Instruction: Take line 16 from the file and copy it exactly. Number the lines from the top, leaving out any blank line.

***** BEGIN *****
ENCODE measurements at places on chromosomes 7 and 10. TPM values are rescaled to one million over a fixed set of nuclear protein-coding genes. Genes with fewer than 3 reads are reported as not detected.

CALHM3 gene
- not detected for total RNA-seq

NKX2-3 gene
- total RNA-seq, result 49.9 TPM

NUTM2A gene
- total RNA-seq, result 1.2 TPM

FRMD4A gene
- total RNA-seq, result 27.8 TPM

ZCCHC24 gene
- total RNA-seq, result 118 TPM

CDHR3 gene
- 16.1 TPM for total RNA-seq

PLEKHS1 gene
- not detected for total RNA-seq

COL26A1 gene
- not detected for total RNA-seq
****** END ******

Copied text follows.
COL26A1 gene